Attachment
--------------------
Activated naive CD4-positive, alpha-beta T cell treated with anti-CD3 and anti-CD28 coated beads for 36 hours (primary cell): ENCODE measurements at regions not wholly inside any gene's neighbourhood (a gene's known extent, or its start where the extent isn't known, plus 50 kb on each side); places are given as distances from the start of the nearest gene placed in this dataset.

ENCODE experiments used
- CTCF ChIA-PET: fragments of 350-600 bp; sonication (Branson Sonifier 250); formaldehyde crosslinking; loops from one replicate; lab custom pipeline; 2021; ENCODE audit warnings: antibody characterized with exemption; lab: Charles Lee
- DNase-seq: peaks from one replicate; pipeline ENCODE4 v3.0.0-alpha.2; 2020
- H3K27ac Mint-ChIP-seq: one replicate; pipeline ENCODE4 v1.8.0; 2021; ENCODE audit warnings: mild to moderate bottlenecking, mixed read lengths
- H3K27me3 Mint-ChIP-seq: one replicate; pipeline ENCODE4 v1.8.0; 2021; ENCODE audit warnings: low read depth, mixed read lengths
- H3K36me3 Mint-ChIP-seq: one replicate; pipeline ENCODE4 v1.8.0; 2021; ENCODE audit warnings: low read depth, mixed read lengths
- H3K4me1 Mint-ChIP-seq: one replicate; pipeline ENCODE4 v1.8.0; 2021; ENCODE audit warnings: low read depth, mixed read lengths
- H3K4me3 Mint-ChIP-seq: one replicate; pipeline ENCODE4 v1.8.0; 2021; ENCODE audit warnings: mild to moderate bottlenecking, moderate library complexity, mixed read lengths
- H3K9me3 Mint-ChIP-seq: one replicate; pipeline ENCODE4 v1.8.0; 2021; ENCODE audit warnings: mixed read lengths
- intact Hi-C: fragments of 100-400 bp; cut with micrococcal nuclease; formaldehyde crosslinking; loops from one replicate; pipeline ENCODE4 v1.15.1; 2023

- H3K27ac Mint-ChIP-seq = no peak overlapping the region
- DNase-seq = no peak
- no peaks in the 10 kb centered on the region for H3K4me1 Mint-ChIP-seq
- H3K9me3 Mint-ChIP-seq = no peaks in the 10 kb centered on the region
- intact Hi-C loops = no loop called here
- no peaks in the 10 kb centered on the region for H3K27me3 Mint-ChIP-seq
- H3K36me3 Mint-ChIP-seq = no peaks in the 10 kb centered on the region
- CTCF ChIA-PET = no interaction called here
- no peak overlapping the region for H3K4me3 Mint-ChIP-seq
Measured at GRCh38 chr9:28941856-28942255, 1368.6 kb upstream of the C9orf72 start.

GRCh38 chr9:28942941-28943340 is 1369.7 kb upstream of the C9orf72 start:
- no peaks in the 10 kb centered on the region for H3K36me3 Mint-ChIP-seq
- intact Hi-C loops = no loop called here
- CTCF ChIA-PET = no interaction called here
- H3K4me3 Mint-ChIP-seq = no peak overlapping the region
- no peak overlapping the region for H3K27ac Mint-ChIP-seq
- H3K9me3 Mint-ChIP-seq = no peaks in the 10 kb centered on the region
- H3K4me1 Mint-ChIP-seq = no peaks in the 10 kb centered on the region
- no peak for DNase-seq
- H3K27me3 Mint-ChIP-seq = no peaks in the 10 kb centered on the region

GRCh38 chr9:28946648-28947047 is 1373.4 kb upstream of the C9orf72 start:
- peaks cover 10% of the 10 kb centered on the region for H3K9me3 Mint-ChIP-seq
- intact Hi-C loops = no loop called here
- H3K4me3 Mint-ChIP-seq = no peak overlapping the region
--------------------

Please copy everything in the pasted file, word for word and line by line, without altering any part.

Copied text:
Activated naive CD4-positive, alpha-beta T cell treated with anti-CD3 and anti-CD28 coated beads for 36 hours (primary cell): ENCODE measurements at regions not wholly inside any gene's neighbourhood (a gene's known extent, or its start where the extent isn't known, plus 50 kb on each side); places are given as distances from the start of the nearest gene placed in this dataset.

ENCODE experiments used
- CTCF ChIA-PET: fragments of 350-600 bp; sonication (Branson Sonifier 250); formaldehyde crosslinking; loops from one replicate; lab custom pipeline; 2021; ENCODE audit warnings: antibody characterized with exemption; lab: Charles Lee
- DNase-seq: peaks from one replicate; pipeline ENCODE4 v3.0.0-alpha.2; 2020
- H3K27ac Mint-ChIP-seq: one replicate; pipeline ENCODE4 v1.8.0; 2021; ENCODE audit warnings: mild to moderate bottlenecking, mixed read lengths
- H3K27me3 Mint-ChIP-seq: one replicate; pipeline ENCODE4 v1.8.0; 2021; ENCODE audit warnings: low read depth, mixed read lengths
- H3K36me3 Mint-ChIP-seq: one replicate; pipeline ENCODE4 v1.8.0; 2021; ENCODE audit warnings: low read depth, mixed read lengths
- H3K4me1 Mint-ChIP-seq: one replicate; pipeline ENCODE4 v1.8.0; 2021; ENCODE audit warnings: low read depth, mixed read lengths
- H3K4me3 Mint-ChIP-seq: one replicate; pipeline ENCODE4 v1.8.0; 2021; ENCODE audit warnings: mild to moderate bottlenecking, moderate library complexity, mixed read lengths
- H3K9me3 Mint-ChIP-seq: one replicate; pipeline ENCODE4 v1.8.0; 2021; ENCODE audit warnings: mixed read lengths
- intact Hi-C: fragments of 100-400 bp; cut with micrococcal nuclease; formaldehyde crosslinking; loops from one replicate; pipeline ENCODE4 v1.15.1; 2023

- H3K27ac Mint-ChIP-seq = no peak overlapping the region
- DNase-seq = no peak
- no peaks in the 10 kb centered on the region for H3K4me1 Mint-ChIP-seq
- H3K9me3 Mint-ChIP-seq = no peaks in the 10 kb centered on the region
- intact Hi-C loops = no loop called here
- no peaks in the 10 kb centered on the region for H3K27me3 Mint-ChIP-seq
- H3K36me3 Mint-ChIP-seq = no peaks in the 10 kb centered on the region
- CTCF ChIA-PET = no interaction called here
- no peak overlapping the region for H3K4me3 Mint-ChIP-seq
Measured at GRCh38 chr9:28941856-28942255, 1368.6 kb upstream of the C9orf72 start.

GRCh38 chr9:28942941-28943340 is 1369.7 kb upstream of the C9orf72 start:
- no peaks in the 10 kb centered on the region for H3K36me3 Mint-ChIP-seq
- intact Hi-C loops = no loop called here
- CTCF ChIA-PET = no interaction called here
- H3K4me3 Mint-ChIP-seq = no peak overlapping the region
- no peak overlapping the region for H3K27ac Mint-ChIP-seq
- H3K9me3 Mint-ChIP-seq = no peaks in the 10 kb centered on the region
- H3K4me1 Mint-ChIP-seq = no peaks in the 10 kb centered on the region
- no peak for DNase-seq
- H3K27me3 Mint-ChIP-seq = no peaks in the 10 kb centered on the region

GRCh38 chr9:28946648-28947047 is 1373.4 kb upstream of the C9orf72 start:
- peaks cover 10% of the 10 kb centered on the region for H3K9me3 Mint-ChIP-seq
- intact Hi-C loops = no loop called here
- H3K4me3 Mint-ChIP-seq = no peak overlapping the region